Beijing's long battle for clearer skies

Beijing's long battle for clearer skies
A visitor waves a Chinese national flag as people wait for a flag raising ceremony at the Tiananmen Square amid heavy smog in Beijing, China, December 1, 2015.
PHOTO: Reuters

This year's worst air pollution in Beijing once again demonstrated the necessity for China to address its environmental challenges with immediate and unprecedented efforts.

For a vast developing country like China to succeed in the war against pollution, it requires not only firm and long-term government commitments to reduce all kinds of pollutants but also efforts to rally as much public support as possible.

Chinese cities such as Beijing, which have benefited a lot from the country's rapid urbanisation and industrialisation over the past decades, are therefore obliged to blaze a trail in mobilising and making the most efficient use of their resources to cut pollution and minimise the environmental damage.

Unfortunately, the clumsy and inadequate response of local officials to tackle the persistent toxic air that soared above hazardous levels for several days in Beijing indicates the country still has much to do to make itself a smart fighter in the environment crisis.

The arrival of a cold front on Tuesday night may have answered the wishes of the 20-plus million residents who desperately wanted the hazardous smog that had engulfed the city for days to go, but it is proving an uphill struggle to tackle the causes.

The Beijing Municipal Environmental Monitoring Centre explained that increased use of coal for heating during winter and an unfortunate combination of weather conditions helped trap pollutants closer to the ground. These were the main factors behind the frightening levels of PM2.5, airborne particles that measure less than 2.5 microns in diameter.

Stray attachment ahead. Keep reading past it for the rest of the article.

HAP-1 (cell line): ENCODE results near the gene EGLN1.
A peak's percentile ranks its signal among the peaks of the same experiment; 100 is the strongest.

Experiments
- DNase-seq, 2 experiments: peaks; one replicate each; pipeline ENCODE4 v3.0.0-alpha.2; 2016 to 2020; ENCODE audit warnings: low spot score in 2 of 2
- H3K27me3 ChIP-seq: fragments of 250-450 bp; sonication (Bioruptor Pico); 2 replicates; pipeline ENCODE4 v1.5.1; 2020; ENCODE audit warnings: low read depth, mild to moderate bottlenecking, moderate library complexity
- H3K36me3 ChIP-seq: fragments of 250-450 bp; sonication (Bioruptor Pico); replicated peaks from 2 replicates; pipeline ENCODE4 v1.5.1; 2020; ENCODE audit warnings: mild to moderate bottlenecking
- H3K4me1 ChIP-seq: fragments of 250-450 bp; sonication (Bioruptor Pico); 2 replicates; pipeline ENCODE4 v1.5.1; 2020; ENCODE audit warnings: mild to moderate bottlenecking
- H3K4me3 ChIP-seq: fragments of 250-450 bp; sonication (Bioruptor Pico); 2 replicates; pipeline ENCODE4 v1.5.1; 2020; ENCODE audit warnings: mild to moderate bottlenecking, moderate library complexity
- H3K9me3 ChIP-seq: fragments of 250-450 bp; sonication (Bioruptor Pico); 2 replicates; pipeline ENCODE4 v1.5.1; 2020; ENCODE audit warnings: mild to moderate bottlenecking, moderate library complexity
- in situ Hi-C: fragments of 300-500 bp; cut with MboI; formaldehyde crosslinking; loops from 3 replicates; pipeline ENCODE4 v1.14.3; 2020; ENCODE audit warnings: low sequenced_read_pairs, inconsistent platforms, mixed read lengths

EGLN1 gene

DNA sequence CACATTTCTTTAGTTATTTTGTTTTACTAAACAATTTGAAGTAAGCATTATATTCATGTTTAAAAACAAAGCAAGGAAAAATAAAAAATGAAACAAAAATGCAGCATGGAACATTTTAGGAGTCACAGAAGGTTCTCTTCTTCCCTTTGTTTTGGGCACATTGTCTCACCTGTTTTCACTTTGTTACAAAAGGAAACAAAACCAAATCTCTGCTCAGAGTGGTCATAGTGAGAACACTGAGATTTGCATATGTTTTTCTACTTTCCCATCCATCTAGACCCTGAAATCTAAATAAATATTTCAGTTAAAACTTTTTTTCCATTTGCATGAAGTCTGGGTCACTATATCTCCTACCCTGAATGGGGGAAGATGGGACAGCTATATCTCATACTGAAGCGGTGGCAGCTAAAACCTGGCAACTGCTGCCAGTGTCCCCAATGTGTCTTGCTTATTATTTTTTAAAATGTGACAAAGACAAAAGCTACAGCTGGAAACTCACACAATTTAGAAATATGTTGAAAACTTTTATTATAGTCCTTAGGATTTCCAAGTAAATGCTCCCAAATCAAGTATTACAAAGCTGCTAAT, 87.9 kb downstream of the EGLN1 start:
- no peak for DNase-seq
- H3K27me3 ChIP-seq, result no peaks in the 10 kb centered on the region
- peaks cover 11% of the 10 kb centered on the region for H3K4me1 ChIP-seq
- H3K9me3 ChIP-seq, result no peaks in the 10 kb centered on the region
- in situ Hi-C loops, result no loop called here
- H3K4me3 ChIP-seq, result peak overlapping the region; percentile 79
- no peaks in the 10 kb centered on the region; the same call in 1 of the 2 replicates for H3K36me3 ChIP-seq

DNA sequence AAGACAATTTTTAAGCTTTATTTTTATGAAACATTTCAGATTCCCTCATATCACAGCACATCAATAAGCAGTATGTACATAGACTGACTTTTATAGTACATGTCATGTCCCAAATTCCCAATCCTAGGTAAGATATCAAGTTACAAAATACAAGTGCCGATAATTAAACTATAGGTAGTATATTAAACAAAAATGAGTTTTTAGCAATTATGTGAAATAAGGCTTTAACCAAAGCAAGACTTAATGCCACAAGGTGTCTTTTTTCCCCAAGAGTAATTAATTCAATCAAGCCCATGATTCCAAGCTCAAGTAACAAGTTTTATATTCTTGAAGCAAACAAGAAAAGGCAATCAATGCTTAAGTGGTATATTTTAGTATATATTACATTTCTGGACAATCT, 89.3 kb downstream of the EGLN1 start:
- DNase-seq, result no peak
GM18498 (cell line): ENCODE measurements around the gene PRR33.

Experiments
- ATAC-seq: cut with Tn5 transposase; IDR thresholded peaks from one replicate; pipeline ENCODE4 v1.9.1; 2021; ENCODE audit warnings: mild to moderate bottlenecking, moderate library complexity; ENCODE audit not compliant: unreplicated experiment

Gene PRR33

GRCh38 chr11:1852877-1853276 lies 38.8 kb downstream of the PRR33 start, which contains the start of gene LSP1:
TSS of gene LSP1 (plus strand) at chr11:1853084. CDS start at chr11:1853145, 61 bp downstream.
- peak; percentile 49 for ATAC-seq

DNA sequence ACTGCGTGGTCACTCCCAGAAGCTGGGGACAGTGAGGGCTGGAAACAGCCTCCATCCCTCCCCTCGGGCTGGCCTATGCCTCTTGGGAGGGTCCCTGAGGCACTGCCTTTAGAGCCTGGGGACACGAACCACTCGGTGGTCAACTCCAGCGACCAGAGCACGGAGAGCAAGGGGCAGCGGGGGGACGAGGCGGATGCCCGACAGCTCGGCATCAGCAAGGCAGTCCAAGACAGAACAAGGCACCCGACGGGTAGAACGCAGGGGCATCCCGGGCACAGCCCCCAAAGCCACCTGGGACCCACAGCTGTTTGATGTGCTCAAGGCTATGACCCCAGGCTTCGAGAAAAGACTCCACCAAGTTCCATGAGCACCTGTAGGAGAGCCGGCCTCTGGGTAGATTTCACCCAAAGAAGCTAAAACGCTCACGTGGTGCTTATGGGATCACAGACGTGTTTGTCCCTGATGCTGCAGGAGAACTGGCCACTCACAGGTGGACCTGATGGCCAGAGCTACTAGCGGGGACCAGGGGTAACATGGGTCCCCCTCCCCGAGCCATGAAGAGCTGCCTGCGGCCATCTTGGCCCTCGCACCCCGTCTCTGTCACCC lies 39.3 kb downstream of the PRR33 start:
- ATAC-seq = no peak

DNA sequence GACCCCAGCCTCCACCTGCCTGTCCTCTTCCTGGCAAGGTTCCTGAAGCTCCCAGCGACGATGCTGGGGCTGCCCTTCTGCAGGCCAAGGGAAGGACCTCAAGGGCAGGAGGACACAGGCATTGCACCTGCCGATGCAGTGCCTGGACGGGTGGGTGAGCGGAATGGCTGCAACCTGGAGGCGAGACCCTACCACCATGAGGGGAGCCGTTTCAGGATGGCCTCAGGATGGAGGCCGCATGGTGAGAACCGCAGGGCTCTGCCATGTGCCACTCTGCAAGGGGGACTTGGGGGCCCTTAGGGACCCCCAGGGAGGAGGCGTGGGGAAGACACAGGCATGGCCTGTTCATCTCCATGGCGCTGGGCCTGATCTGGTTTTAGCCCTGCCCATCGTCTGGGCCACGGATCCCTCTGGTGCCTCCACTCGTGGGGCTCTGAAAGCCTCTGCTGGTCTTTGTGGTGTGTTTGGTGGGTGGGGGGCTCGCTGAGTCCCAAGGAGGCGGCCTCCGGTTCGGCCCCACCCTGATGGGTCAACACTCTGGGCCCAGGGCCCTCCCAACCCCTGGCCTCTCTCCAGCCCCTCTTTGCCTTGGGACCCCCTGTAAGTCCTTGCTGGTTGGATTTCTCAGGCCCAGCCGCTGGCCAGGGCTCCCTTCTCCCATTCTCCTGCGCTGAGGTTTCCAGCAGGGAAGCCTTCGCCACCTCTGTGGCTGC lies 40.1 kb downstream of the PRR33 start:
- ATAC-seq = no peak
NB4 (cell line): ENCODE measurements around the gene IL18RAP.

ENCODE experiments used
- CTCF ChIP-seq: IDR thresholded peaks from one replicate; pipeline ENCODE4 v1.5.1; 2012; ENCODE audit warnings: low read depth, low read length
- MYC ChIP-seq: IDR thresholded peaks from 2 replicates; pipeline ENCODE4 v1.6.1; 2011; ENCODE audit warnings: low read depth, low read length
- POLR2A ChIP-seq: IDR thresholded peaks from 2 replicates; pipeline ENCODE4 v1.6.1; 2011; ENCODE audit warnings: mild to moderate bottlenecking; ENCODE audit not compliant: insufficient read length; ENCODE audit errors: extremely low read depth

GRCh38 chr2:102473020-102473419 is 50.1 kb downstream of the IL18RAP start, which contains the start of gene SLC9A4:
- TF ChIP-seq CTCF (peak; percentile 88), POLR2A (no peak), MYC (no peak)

Given unpredictable weather conditions and the fairly long time it will take for China to shift away from its heavy reliance on coal as the major source of energy, it is unrealistic to expect immediate effects in reducing such smog.

Nevertheless, the dire fact that readings of the tiny PM2.5 particles, which are especially harmful to human health, have reached more than tens of times the safe level set by the World Health Organisation should justify a smarter emergency response than a stubborn insistence on issuing only an orange alert, instead of the red alert that is currently reserved for more than 72 hours of the heaviest level of air pollution.

It is unclear why local officials failed to issue the highest level of alert as the readings soared off the charts. They may have wanted to avoid the inconvenience and cost of reduced traffic and production activities, or the embarrassment of a red alert that would bear testimony to the serious air pollution problem in the Chinese capital. But no excuse can justify the inadequate response at a time when the people are exposed to such dangerous levels of air pollution.

By issuing a first red alert, more than half cars in the city would be banned from the roads every day and many factories and construction sites would be ordered to reduce or stop work.

If there is a silver lining in the heavy smog, it should be the emerging chance that policymakers can seize to galvanise as much public support as possible and the public's participation in what promises to be a long hard fight against air pollution.

Beijing's determination to introduce the world's strictest emissions standards in 2017 and subsidise energy-saving household appliances in the coming three years all speak of the municipal government's commitment to ending the long-term growth of pollution.

But in the face of pollution crises such as the recent smog, policymakers must show more common sense and flexibility in responding adroitly and adequately to the situation rather than sticking to the regulations word for word.

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